When it comes to savory, delicious food, the Dominican Republic is a star in the Caribbean. Granted, all the Caribbean islands tend to use similar ingredients such as rice, beans, and various meats. The Dominican Republic puts a unique stamp on its dishes, from mangú, a plantain-based dish, to sancocho, a hearty meat stew. However, most would nominate La Bandera as the country’s national dish.

As noted by Inspired With A Twist, “The dish’s name comes from the similarities of the Dominican flag. The beans represent the red, the rice represents the white and the meat (whether its chicken, beef, or pork) represents the blue.”

Here’s what to know about this staple in Dominican cuisine.

What Is La Bandera?

This hearty dish really isn’t anything fancy, and that’s the point. It’s a humble meal that Dominicans on and off the island have enjoyed for generations. While it can be eaten at dinnertime, it’s commonly had at lunch—the biggest and most important meal of the day.

In addition to the components listed above, the dish can be paired with a salad, tostones, or platano maduro (fried yellow or green plantains).

In a lot of American dishes, rice is a side dish. But in La Bandera, it’s a huge portion of the meal. Since the idea behind the dish is to stretch out inexpensive ingredients, adding plenty of rice makes sense. It’s filling and incredibly versatile.

The History of La Bandera

Like all Dominican dishes, La Bandera draws from Spanish, African, and indigenous influences. It isn’t spicy, but it’s packed with flavor and personality.

According to Amigo Foods, “The earliest this national dish could have existed was in the 1840s when the Dominicans declared their independence from Haiti.”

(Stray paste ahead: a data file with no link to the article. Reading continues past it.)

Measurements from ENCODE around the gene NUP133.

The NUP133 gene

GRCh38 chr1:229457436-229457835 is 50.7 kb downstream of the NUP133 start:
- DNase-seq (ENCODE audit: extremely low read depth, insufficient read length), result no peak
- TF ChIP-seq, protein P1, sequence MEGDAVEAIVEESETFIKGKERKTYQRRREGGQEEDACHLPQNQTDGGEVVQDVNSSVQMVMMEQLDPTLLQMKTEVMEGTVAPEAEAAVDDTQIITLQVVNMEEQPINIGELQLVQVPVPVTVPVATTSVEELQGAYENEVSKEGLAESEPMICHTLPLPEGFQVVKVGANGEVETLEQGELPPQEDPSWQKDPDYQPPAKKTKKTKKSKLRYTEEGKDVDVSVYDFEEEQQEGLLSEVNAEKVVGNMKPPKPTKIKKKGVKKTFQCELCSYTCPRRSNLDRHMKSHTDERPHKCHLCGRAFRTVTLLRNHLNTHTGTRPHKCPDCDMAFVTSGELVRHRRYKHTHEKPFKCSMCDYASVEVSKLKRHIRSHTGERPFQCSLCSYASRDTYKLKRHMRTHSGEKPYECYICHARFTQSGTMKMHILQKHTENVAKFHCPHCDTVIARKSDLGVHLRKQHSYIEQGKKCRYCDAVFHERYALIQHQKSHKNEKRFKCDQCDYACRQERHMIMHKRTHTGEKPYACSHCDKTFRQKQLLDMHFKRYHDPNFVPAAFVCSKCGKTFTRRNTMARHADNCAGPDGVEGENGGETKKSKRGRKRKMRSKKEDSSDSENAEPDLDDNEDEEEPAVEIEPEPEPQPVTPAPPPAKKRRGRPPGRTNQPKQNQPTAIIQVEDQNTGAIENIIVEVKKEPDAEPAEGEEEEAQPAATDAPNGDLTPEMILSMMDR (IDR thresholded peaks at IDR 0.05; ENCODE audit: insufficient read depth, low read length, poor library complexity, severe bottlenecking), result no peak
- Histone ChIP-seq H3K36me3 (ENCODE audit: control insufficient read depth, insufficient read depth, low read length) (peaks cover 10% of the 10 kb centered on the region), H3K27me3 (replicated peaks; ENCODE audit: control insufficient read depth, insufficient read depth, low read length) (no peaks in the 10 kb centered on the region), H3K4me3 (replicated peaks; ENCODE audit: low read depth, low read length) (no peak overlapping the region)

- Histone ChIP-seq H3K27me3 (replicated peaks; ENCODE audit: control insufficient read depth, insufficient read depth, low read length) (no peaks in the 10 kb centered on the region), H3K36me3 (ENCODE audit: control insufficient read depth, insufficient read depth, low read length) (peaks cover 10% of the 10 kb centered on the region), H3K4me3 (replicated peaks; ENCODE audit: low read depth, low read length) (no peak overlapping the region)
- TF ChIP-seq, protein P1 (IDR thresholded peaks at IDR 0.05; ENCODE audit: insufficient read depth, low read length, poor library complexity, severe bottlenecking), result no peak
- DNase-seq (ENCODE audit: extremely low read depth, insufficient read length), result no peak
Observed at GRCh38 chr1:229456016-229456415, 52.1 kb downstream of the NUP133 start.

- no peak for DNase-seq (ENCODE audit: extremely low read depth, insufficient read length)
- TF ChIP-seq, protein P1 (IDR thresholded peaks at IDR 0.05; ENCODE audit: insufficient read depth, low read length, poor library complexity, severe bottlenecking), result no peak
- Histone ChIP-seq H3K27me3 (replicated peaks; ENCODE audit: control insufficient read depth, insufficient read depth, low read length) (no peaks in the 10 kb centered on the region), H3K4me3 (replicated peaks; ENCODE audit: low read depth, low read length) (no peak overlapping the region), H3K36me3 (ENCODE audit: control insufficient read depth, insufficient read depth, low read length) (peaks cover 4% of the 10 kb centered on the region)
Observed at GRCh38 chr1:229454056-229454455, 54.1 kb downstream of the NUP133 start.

These countries occupy the same landmass, which Columbus called Hispaniola, or Little Spain. They share a long, brutal history of being colonized by Europe. As far as food and culture go though, The Dominican Republic and Haiti couldn’t be more different.

The Components of La Bandera

The base of La Bandera is white rice. You’ll find this in a number of other Dominican meals. Next, there are habichuelas guisadas rojas—Dominican stewed beans. The process of preparing these varies from household to household.

According to the cooking website Dominican Cooking, “We typically boil the beans well in advance and may even soak them overnight. Some home cooks may cut some time using canned beans, though we still prefer boiling dry beans because they are cheaper, and we favor the flavor. The beans are the first thing we start, usually at least a couple of hours before the meal is served.”

Third is the carne—the meat. Pollo guisado (braised chicken) is frequently used since chicken is cheap. However, some versions of La Bandera incorporate res guisada (braised beef).

Ensalada Verde is a nice, healthy green salad consisting of lettuce, tomato, and sliced onions. Some add slices of aguacate, or avocado.

Dominican Cooking explains, “The meat may be seasoned the prior night, but is generally cooked from scratch starting an hour or two before mealtime, depending on the type of meat you’ll serve. So is the rice, which takes about 30 minutes to prepare. The salad can be made while things are cooking, and refrigerated until lunchtime.”